Bay Area Orthodontics

Patient Care

Immediate Orthodontic Measures

Should a bracket or band remain anchored to the wire, secure it with orthodontic wax if discomfort arises. If detachment occurs, bring the piece to your upcoming dental visit. Refrain from attaching headgear or rubber bands to any dislodged bands. Consult with our orthodontic team during your next visit to confirm if additional appointment scheduling is required.

Adapting to a Palatal Expander

Adjusting to a new palatal expander might be challenging at first. Here’s what you might experience initially:

  • A noticeable difference in speech, potentially lasting up to a week.
  • An increase in saliva production and some difficulty with eating or swallowing, usually improving within a couple of days.
  • A sensation of pressure in your mouth or nose area when the expander is adjusted.
  • A feeling of soreness on the tongue.
  • Gaps may form between your front teeth, indicating the expander is functioning.
  • Your bite alignment might feel unusual.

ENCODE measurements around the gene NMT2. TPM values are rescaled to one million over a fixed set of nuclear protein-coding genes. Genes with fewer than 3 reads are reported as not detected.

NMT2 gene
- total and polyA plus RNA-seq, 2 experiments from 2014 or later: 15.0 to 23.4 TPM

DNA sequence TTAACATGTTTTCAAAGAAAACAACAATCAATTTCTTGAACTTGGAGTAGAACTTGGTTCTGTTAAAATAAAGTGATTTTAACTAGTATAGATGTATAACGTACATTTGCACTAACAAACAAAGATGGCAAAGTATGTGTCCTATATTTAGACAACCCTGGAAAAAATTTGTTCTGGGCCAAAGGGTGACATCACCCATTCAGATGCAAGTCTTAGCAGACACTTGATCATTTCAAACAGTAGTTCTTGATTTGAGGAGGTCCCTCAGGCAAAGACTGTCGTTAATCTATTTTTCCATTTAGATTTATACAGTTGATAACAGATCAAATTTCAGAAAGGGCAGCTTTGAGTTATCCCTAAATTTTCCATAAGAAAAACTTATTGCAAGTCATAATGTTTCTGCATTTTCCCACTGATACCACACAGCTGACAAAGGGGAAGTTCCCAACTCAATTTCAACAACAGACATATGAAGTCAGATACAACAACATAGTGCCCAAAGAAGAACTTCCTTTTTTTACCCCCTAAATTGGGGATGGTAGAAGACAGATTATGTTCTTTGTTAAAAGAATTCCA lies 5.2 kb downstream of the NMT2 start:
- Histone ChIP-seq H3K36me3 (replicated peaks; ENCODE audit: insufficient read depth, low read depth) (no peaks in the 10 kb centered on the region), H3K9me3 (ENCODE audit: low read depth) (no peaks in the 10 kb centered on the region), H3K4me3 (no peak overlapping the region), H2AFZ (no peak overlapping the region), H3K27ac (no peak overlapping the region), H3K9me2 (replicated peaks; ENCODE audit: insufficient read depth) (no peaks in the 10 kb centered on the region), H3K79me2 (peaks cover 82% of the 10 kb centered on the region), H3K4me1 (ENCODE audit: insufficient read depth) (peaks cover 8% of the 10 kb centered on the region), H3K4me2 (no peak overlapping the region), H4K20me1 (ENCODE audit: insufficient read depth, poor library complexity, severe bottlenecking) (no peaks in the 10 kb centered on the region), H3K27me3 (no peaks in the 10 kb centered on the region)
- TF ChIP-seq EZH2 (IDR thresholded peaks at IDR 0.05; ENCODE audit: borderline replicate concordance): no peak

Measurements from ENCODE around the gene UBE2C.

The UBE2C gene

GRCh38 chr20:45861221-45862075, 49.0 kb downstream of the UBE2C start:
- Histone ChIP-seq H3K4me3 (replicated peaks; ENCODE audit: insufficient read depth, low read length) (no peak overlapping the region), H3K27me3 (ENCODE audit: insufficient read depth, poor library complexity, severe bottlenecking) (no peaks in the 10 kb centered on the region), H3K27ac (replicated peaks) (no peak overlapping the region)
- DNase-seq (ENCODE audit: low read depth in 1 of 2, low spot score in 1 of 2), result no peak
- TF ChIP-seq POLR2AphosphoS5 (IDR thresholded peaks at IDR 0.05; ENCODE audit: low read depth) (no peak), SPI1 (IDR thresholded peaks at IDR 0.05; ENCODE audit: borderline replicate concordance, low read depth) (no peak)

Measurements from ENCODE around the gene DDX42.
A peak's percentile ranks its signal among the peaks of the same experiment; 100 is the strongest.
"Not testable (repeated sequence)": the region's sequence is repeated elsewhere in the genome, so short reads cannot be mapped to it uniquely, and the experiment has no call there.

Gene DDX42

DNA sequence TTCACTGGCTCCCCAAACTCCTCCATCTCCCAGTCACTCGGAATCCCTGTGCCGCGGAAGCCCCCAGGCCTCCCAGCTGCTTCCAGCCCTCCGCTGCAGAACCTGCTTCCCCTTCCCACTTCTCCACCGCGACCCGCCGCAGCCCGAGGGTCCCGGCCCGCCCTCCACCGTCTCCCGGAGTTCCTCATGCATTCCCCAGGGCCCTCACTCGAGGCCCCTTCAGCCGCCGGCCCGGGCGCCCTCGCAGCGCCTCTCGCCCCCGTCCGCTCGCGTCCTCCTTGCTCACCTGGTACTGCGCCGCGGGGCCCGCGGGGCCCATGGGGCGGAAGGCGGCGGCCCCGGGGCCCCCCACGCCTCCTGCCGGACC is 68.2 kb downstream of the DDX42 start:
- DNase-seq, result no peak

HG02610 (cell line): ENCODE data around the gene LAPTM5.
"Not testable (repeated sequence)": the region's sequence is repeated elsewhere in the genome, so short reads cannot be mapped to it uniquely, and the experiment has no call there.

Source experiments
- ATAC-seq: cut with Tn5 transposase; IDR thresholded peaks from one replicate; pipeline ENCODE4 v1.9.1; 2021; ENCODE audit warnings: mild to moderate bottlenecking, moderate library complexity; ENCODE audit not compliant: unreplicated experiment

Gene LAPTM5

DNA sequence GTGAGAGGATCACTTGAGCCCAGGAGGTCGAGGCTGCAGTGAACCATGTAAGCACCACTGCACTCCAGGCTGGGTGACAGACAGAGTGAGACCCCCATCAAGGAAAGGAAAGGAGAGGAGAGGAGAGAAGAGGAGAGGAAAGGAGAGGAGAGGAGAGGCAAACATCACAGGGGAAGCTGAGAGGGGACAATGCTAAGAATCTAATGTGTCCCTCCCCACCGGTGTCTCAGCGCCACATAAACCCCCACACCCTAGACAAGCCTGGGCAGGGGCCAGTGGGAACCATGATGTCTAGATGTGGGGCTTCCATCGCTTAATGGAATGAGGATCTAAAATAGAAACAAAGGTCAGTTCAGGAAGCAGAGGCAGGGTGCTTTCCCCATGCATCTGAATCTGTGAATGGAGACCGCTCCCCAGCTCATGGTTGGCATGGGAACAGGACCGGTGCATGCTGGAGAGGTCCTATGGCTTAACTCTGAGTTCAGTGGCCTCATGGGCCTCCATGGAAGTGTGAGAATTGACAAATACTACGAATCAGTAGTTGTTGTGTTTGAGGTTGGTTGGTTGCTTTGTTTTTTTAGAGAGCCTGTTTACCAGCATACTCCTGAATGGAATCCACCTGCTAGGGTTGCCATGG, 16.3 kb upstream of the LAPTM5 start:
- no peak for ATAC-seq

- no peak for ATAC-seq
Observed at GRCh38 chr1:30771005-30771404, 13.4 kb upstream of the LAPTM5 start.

• The expander is typically kept in place for half a year post-adjustment to ensure the treatment’s stability and to promote healing. It’s possible to start fitting partial braces in this period to progress with teeth alignment.
Adjusting the Palatal Expander

For the adjustment of your child’s palatal expander, follow these steps:

  • Position your child lying down, ensuring adequate lighting for visibility.
  • Encourage your child to tilt their head back and open their mouth to the fullest extent.
  • Insert the adjustment key into the expander’s central slot and gently rotate towards the back of the mouth until it can no longer move and the next notch is visible.
  • Gently extract the key by moving it downwards and backwards, being cautious not to reverse the adjustment.
  • The expander should be adjusted once daily unless advised otherwise.
  • In case of any looseness or detached parts of the expander, cease adjustments and get in touch with our clinic immediately.
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